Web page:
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Characterisation of betatrophin concentrations in childhood and adolescent obesity and insulin resistance
Update time:2014-12-02 19:01:03   【 Font: Large  Medium Small


Background and Objective

Betatrophin, a novel hormone, is correlated with insulin resistance and promotes pancreatic β-cell growth in mice. The aim of this study was to determine circulating betatrophin levels in overweight or obese children and adolescents.


The following pairs of subjects were included: (i) normal-weight healthy (n = 27) and overweight or obese (n = 28); (ii) non-insulin-resistant overweight or obese (n = 25) and insulin-resistant obese (n = 15); (iii) normal-weight males (n = 18) and females (n = 20); (4) 5 to 8 yr olds (n = 20) and 8 to 14 yr olds (n = 18). Circulating betatrophin levels were measured using enzyme-linked immunosorbent assay (ELISA). In addition, clinical data were recorded and anthropometrical measurements were performed.


Circulating betatrophin levels were increased significantly in obese children and adolescents with insulin resistance (365.77 ± 30.86 pg/mL) compared with overweight or obese subjects without insulin resistance (274.25 ± 26.52 pg/mL; p < 0.05). However, no differences in betatrophin levels were seen between lean and overweight or obese children (323.18 ± 25.91 vs. 348.27 ± 18.91 pg/mL, respectively; p > 0.05). In the normal-weight cohort, males had higher serum betatrophin level than did females, and subjects <8 yr old had lower serum betatrophin levels compared with those >8 yr. Surprisingly, betatrophin concentrations were correlated negatively with body mass index (BMI), but not with the BMI Z-score, in non-insulin-resistant children and adolescents.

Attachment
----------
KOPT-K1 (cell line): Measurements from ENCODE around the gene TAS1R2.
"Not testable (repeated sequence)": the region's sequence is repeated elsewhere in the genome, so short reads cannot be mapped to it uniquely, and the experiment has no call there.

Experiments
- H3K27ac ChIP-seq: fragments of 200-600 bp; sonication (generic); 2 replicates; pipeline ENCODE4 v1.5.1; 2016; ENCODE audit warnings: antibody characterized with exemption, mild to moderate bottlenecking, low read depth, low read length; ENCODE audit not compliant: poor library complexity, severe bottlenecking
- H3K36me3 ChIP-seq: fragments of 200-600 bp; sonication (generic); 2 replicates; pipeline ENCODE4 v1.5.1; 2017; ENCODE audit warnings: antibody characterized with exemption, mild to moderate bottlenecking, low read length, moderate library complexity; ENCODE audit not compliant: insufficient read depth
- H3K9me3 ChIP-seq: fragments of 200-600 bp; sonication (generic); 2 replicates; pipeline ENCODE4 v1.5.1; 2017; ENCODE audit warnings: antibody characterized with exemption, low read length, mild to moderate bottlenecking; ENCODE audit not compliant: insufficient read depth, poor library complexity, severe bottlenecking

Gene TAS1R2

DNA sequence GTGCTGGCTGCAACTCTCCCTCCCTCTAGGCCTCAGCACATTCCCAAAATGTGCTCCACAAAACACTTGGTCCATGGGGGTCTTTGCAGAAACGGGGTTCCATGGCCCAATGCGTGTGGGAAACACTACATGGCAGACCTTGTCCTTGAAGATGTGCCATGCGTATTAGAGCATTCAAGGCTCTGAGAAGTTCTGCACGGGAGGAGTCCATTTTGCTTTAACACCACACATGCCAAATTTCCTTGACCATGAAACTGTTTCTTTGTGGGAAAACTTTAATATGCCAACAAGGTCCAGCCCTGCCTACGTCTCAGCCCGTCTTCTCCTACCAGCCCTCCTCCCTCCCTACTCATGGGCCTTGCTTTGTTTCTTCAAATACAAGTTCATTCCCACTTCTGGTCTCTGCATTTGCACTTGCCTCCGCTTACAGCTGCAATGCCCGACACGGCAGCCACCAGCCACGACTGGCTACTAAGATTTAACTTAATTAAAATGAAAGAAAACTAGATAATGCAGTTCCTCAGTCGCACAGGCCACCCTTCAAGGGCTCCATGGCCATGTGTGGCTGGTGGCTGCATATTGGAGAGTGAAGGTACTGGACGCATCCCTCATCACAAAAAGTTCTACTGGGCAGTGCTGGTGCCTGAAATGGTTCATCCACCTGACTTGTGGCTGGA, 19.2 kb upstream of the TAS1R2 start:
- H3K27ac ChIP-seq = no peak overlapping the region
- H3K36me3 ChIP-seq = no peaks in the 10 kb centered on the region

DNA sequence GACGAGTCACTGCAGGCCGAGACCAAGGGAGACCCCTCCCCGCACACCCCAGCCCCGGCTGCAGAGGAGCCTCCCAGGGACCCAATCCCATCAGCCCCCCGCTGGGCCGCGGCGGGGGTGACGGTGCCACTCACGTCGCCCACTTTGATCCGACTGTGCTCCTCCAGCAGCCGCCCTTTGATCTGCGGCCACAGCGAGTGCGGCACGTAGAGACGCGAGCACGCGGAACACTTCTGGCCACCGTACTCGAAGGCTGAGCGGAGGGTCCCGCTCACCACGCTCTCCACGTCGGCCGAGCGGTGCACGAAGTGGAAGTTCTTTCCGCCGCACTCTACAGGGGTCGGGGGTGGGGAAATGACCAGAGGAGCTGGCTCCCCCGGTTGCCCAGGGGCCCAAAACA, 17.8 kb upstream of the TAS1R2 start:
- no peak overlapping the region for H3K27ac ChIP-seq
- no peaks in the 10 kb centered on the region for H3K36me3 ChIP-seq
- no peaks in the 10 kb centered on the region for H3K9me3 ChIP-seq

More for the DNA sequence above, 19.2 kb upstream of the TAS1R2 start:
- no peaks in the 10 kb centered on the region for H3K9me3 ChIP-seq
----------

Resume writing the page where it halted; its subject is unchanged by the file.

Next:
These results demonstrated that circulating betatrophin levels were increased in insulin-resistant obese children or adolescents and might act as a potential biomarker of insulin resistance in these populations. Furthermore, serum betatrophin concentrations might vary during the development of children and adolescents, as well as between genders.

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Source:Pediatric Diabetes      by S Wu, H Gao, Y Ma, et al.
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